Distinguished Visiting Scholars
Meet our Fall 2022 Distinguished Visiting Scholars
Dr. Judy B. Bernstein completed the Ph.D. in Linguistics at the CUNY Graduate Center. She is currently Professor of Linguistics at the William Paterson University of New Jersey, where she developed and coordinates the interdisciplinary minor in Linguistics. Dr. Bernstein's research focuses on cross-linguistic comparisons of syntactic and morpho-syntactic phenomena, especially comparisons between mainstream and minority or stigmatized varieties. Other areas of interest include language acquisition and language change. Before completing the Ph.D. in Linguistics, Dr. Bernstein was employed as a high school teacher of Spanish and then English as a Second Language. (She holds a B.A. in Spanish and an M.A. in TESOL.)
In recent collaborative work, Dr. Bernstein has been examining the morpho-syntax of definite articles in mainstream Romance languages like French, Italian, and Spanish, as well as minority Romance varieties like Walloon, Sardinian, Catalan, and Picard. Interestingly, some of the minority varieties display two different forms for the definite article, patterns that inform our understanding of the nature of language variation. Dr. Bernstein has also studied syntactic variation between General American English and stigmatized varieties of American English, such as Appalachian English and African American English. She has published articles in numerous peer-reviewed journals and has been awarded grants from the National Science Foundation, American Council of Learned Societies, and Fulbright.
Qingxiu Bu has published widely in a variety of areas of law, many of which are themed around law and global challenges, with a particular focus on the development of legal infrastructures in transnational law and global governance. He has previously been a lecturer in law at Cardiff Law School, Cardiff University (2007-08) and School of Law, Queen’s University Belfast (2008-13), during which he taught Transnational Business Law at Centre of Transnational Legal Studies (CTLS), Georgetown University as Adjunct Professor. Qingxiu was appointed as Li Kashing Professor of Practice at Faculty of Law, McGill University in 2019. He has held visiting posts at various institutions, including Lund University, Sweden, University College Dublin, Ireland, Tel Aviv University, Israel and the Max Planck Institute for Comparative and International Private Law in Germany. He worked also as Docent at the Institute of Global Law and Policy (IGLP), Harvard Law School in January 2013 and 2014. Qingxiu has completed four projects funded respectively by the British Academy, Department for Business, Energy & Industrial Strategy (BEIS), Newton Fund, and British Council (PMI) during the past years. Qingxiu serves as a senator member at University of Sussex.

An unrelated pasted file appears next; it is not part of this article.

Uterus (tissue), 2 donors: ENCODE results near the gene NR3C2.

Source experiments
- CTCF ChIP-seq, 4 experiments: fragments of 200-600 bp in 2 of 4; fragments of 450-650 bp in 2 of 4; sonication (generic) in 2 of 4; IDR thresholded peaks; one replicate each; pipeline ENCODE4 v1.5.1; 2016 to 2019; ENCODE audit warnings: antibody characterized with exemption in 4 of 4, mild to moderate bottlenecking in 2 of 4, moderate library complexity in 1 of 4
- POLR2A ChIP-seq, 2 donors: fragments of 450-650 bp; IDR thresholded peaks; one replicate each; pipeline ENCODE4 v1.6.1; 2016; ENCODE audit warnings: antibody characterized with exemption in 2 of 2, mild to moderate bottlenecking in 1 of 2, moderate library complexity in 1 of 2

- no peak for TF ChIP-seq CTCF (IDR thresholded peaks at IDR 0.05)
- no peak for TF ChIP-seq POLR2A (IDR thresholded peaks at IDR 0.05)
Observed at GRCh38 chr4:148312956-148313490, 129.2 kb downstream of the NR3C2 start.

Francesca Decimo is Associate Professor in Sociology at the University of Trento (Italy), where she teaches Migration Studies, Ethnicity & Diversity, and Urban Studies. Her research interests are mainly on issues of family migration, reproduction, and nationality, with a specific focus on the interrelation of mobility with life course events as marriage and births. She’s author of the book Quando emigrano le donne, and co-editor of the volume Boundaries within: Nation, kinship and identity among migrants and minorities. She also published articles on international journals like Nations and Nationalism, Journal of Family Studies, Journal of International Migration and Integration.